GRANITE CITY, IL (KPLR) – The Union representing steel workers in Granite City believes Tuesday’s announcement that approximately 220 jobs will be reinstated is the result of international trade agreements being enforced.
U.S. Steel announced the workers will return to the hot strip mill in Granite City where steel from other plants is brought and processed. The processing work is expected to begin in February, but workers are expected to be back on the job sooner to set up production and go through a training period.
Dan Simmons is President of the United Steel Workers Local 1899. He says times are tough for local steelworkers. More than 2,000 were laid off approximately a year ago.
“Seldom a day goes by that I don’t have an individual walk through here that needs some financial assistance,” said Simmons. “It’s bad.”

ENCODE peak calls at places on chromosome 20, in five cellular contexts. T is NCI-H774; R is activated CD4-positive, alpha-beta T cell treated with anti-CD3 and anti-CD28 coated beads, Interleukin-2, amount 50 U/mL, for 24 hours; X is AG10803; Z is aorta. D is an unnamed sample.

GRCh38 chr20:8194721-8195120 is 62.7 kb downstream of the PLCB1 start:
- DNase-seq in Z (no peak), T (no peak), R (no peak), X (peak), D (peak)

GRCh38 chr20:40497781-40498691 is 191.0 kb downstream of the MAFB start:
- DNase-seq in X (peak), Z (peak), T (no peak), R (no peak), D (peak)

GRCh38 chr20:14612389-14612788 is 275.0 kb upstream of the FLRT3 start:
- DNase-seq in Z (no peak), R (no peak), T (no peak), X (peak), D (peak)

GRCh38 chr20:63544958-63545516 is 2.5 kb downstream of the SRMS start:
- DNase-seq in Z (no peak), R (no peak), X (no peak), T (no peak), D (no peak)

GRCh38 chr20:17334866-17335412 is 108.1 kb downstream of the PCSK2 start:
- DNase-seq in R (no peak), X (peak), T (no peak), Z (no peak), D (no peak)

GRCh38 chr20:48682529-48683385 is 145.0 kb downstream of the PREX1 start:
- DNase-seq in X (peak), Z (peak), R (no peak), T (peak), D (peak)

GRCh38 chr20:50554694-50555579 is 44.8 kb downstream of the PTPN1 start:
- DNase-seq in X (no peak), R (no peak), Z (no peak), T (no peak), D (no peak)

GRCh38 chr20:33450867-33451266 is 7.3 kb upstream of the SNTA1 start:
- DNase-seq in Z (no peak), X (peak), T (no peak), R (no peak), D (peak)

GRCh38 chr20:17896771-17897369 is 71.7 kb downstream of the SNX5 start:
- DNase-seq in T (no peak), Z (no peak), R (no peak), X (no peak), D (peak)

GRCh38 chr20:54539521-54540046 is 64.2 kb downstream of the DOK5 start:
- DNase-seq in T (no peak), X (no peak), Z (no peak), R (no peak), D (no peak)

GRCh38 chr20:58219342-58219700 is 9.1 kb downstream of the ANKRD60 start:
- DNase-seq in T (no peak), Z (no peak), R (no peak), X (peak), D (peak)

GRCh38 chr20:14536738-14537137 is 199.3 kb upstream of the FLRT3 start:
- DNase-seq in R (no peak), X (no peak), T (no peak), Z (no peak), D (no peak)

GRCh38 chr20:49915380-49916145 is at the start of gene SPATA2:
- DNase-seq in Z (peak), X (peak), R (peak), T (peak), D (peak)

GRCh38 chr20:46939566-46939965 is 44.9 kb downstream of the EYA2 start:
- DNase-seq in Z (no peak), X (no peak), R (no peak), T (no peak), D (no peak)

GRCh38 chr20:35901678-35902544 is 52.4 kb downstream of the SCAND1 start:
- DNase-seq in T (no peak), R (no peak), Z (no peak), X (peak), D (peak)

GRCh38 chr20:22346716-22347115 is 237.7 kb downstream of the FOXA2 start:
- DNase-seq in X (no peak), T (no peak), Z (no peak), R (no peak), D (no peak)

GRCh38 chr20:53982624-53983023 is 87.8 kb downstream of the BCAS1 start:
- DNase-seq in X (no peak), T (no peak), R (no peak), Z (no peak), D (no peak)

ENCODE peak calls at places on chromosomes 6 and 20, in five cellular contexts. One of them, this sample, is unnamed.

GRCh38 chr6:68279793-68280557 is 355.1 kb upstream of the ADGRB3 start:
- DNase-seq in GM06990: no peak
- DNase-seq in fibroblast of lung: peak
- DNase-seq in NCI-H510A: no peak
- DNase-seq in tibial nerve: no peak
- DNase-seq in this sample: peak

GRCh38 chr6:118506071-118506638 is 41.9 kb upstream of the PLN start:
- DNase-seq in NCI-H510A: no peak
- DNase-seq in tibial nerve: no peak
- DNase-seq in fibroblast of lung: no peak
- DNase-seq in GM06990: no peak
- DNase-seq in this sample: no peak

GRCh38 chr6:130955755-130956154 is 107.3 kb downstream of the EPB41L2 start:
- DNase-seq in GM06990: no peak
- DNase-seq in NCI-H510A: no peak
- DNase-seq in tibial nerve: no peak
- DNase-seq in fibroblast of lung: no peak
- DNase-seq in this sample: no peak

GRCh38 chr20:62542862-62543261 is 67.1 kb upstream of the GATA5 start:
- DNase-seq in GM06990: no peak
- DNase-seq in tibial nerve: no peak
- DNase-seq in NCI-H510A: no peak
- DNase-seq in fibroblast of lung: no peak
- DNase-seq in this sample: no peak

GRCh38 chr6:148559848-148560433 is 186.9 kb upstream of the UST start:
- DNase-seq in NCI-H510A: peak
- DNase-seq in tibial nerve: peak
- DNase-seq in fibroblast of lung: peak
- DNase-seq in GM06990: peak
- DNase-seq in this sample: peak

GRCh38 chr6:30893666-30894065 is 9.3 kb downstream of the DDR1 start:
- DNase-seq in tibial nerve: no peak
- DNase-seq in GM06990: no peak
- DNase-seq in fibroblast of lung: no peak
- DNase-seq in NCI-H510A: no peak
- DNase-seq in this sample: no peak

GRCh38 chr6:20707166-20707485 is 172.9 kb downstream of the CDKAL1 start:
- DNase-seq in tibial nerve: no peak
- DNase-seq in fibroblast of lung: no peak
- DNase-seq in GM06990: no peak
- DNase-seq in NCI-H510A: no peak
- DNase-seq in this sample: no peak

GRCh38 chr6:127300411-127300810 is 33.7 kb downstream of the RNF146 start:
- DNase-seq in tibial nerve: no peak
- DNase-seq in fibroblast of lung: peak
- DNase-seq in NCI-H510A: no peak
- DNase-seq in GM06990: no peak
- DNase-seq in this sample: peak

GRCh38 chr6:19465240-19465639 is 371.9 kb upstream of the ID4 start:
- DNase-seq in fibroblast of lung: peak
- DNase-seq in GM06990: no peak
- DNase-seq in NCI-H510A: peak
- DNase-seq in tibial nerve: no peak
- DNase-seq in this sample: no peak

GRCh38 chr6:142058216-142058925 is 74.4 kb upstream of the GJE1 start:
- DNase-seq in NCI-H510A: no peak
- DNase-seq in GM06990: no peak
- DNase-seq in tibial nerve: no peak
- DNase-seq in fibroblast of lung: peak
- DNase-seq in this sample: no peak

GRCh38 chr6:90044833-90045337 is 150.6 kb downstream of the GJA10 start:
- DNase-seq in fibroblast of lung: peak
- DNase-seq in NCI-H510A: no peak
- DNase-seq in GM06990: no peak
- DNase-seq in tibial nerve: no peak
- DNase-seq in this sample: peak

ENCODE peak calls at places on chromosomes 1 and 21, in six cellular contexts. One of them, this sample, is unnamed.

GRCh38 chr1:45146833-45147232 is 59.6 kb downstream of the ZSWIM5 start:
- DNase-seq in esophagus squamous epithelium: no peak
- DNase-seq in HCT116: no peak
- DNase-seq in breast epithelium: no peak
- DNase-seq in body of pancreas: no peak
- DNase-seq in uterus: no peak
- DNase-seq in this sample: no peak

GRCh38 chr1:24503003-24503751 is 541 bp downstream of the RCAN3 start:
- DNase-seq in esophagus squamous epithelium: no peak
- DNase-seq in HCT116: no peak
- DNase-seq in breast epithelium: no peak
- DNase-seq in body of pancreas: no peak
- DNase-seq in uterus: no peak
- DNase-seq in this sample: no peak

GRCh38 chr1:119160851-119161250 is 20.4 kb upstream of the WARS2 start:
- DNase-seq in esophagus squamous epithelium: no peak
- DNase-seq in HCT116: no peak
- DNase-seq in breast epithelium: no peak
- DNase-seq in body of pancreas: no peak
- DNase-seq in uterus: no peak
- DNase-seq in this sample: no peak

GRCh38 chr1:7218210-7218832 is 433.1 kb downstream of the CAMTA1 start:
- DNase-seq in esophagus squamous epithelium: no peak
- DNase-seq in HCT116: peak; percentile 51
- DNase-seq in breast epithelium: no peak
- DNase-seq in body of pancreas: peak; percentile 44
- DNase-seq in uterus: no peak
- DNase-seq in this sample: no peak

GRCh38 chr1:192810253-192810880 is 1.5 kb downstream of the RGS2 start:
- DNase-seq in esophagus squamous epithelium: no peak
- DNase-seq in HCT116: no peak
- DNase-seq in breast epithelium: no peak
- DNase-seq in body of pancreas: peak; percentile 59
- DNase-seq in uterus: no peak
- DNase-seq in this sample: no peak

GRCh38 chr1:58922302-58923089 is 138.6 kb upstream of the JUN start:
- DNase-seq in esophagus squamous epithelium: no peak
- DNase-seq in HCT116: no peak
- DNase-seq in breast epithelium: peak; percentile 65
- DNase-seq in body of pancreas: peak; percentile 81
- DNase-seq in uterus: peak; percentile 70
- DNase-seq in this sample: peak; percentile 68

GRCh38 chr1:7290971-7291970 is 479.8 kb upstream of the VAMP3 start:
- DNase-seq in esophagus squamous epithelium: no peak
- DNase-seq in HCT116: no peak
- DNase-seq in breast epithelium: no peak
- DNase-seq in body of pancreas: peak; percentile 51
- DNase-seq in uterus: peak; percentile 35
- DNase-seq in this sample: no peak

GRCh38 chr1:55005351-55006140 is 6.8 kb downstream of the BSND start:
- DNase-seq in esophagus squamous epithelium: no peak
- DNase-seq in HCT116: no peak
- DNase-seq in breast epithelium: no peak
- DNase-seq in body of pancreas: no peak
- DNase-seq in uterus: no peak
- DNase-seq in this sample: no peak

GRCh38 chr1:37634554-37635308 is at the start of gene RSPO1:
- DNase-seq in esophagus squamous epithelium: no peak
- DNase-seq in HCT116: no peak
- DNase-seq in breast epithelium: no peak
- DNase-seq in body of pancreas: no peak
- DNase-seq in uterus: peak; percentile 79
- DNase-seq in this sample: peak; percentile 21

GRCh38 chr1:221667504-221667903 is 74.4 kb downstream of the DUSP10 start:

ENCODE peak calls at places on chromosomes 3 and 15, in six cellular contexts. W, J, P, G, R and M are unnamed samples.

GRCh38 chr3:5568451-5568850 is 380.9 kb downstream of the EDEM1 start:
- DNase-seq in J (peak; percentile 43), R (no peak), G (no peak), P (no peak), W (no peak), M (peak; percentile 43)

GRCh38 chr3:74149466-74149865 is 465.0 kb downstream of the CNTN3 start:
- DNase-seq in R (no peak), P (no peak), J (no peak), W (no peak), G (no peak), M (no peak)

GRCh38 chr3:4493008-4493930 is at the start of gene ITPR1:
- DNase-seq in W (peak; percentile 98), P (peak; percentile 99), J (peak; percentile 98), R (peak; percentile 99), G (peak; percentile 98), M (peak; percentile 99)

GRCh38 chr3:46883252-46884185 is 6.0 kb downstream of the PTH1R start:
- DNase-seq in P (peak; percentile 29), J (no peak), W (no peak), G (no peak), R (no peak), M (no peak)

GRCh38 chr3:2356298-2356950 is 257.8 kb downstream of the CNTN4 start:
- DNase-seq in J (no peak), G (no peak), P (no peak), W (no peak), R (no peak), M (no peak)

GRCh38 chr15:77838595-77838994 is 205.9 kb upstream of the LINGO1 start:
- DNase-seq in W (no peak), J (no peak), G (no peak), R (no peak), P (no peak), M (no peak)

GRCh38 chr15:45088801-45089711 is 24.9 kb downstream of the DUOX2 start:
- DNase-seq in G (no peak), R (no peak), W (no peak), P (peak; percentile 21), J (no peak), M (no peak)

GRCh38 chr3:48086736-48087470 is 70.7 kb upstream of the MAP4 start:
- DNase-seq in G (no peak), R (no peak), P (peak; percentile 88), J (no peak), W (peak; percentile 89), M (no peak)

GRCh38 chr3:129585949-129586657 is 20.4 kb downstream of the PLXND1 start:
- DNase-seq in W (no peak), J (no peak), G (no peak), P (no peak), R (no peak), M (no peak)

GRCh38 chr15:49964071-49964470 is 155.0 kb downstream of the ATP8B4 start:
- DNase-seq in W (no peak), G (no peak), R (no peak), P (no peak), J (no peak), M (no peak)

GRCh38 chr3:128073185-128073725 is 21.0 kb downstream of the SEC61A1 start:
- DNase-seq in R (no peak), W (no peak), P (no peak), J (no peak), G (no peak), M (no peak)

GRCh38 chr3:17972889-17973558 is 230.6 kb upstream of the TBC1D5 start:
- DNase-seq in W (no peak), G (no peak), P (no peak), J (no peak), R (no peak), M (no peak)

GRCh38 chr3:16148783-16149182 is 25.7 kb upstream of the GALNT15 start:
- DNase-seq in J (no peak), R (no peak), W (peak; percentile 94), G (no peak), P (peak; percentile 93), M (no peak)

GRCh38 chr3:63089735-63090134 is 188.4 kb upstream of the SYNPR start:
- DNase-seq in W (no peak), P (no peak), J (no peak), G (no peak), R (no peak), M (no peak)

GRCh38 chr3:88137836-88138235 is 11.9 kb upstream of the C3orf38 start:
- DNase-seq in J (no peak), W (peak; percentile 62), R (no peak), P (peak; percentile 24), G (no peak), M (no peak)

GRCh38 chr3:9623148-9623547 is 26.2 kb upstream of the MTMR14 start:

Simmons said the U.S. steel industry successfully challenged what he calls “steel dumping” from foreign countries. He said foreign companies can receive such big subsidies from their government giving them an unfair competitive advantage. Simmons said cases can take years to be heard. He and other Granite City leaders went to Washington D.C. in March to protest how long it was taking for the International Trade Commission to rule on cases.
“You actually have to show harm before you can actually bring a case, and so you’ve already been hurt and plants have been devastated,” said Simmons.
He said the recent ruling that trade deals were violated will give U.S. steel workers a more level playing field.
“Well its 200 families now that are going to have a good Christmas. They know they’re going to be back to work and know they’re not going to be sitting not knowing where they’re next check comes from,” said Granite City Mayor Ed Hagnauer.
He is cautiously optimistic the news could lead to more recalls.
“We’re still not back to making steel, and that’s where we want to be,” said Hagnauer.